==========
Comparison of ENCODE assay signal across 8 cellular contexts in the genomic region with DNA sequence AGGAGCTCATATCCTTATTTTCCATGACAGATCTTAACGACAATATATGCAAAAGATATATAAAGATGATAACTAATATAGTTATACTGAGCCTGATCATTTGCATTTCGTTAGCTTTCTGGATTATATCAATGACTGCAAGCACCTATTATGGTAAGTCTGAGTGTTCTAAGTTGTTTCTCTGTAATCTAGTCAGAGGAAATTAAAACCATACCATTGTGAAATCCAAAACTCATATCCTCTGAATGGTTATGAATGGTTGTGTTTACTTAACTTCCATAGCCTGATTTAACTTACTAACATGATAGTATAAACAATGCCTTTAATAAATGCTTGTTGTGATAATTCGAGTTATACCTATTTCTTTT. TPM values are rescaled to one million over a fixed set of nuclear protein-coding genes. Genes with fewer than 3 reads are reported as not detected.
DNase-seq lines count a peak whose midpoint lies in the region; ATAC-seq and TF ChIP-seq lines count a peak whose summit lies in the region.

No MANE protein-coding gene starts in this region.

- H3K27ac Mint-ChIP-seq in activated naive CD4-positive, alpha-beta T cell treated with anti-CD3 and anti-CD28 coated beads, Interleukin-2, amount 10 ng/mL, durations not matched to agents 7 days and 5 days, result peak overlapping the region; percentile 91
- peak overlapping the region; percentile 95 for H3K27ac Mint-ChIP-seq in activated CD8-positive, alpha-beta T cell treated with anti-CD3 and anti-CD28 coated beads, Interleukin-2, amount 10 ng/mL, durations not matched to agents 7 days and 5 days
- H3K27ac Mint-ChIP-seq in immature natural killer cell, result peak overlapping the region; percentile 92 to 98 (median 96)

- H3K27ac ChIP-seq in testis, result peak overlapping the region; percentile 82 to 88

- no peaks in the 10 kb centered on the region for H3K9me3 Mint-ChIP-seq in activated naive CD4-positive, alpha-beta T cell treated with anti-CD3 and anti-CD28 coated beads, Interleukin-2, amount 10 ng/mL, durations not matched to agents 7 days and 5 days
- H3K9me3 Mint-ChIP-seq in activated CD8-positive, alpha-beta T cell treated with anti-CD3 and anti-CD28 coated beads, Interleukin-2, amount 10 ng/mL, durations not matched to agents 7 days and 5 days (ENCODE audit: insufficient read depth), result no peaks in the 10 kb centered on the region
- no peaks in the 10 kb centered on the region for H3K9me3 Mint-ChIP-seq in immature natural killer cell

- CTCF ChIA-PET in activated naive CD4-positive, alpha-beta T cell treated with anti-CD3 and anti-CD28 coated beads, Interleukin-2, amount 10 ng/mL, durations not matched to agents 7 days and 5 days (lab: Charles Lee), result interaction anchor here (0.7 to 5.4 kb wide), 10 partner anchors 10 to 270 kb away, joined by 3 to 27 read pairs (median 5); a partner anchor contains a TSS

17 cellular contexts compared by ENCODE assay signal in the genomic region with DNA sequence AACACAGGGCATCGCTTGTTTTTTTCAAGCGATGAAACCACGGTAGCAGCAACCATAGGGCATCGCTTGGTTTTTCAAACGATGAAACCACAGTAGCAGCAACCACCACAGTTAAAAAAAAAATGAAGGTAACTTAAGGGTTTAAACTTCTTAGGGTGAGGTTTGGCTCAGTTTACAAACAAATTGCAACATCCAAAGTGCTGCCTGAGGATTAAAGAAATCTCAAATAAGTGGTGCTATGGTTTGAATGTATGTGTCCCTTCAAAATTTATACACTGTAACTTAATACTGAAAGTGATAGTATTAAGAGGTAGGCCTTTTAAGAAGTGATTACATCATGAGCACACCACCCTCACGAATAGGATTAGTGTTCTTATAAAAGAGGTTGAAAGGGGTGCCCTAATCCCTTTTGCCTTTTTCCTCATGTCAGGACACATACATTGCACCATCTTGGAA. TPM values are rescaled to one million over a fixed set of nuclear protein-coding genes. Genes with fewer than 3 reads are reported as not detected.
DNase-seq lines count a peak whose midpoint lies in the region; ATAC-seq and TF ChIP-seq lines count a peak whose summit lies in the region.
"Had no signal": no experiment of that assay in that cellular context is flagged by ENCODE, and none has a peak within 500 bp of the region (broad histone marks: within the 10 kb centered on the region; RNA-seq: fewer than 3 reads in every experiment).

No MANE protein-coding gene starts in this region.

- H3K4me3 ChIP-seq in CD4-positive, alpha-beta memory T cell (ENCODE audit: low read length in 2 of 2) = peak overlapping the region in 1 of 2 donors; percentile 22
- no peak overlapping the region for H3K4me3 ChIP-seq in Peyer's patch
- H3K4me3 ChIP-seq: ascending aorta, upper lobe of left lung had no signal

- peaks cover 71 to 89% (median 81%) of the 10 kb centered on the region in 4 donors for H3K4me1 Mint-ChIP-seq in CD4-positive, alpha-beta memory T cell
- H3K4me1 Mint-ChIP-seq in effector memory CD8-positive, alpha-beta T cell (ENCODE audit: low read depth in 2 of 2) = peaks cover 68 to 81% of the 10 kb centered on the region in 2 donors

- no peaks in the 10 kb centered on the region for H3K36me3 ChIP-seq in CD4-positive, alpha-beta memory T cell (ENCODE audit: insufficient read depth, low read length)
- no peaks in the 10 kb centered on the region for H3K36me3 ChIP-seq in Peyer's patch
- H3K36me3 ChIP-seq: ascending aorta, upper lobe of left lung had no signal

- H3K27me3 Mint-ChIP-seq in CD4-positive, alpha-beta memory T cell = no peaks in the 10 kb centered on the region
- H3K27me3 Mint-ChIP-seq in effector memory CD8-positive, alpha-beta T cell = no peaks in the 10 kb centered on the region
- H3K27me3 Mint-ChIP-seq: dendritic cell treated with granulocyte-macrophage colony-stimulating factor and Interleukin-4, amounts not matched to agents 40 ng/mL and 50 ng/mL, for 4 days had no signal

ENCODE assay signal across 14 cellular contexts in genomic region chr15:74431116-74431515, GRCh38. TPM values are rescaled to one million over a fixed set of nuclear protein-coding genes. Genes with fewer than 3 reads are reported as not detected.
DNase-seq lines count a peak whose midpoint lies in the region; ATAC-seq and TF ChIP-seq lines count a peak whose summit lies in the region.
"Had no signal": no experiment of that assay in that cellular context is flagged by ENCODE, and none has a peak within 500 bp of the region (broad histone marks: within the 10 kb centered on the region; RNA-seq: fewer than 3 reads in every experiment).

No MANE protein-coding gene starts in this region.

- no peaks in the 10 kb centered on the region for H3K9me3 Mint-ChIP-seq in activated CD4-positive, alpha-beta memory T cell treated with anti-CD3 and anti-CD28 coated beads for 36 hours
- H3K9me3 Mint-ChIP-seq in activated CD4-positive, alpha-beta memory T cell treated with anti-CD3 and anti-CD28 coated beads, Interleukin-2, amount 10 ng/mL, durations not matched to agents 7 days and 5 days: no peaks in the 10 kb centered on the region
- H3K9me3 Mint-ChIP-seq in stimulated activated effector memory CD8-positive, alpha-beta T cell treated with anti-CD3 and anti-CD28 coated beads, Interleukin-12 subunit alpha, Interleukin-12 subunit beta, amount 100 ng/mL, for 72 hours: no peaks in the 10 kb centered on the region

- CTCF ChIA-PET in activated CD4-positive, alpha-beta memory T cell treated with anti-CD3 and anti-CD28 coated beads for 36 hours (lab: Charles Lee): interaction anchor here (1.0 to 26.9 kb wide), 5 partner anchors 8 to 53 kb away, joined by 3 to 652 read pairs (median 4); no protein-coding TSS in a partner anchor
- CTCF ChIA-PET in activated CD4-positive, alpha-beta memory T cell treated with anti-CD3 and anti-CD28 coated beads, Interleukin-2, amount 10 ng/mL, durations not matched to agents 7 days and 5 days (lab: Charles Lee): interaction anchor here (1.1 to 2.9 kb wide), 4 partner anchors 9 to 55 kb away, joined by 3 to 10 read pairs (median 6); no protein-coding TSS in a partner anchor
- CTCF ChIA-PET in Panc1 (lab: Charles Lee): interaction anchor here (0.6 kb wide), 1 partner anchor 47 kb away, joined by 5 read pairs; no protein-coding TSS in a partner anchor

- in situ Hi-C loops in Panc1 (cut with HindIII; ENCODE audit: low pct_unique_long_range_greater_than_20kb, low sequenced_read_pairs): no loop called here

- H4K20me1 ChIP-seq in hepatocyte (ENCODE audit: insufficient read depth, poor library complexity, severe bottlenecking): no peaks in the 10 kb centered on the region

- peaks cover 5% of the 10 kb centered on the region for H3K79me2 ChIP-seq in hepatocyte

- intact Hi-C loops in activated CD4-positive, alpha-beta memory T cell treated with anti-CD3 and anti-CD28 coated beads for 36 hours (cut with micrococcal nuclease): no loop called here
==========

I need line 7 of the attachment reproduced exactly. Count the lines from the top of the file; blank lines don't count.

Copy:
- H3K27ac ChIP-seq in testis, result peak overlapping the region; percentile 82 to 88